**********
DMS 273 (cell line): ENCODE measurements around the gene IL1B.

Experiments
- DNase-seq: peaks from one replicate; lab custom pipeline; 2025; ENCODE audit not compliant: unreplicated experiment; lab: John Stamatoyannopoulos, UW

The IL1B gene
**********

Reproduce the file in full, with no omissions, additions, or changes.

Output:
DMS 273 (cell line): ENCODE measurements around the gene IL1B.

Experiments
- DNase-seq: peaks from one replicate; lab custom pipeline; 2025; ENCODE audit not compliant: unreplicated experiment; lab: John Stamatoyannopoulos, UW

The IL1B gene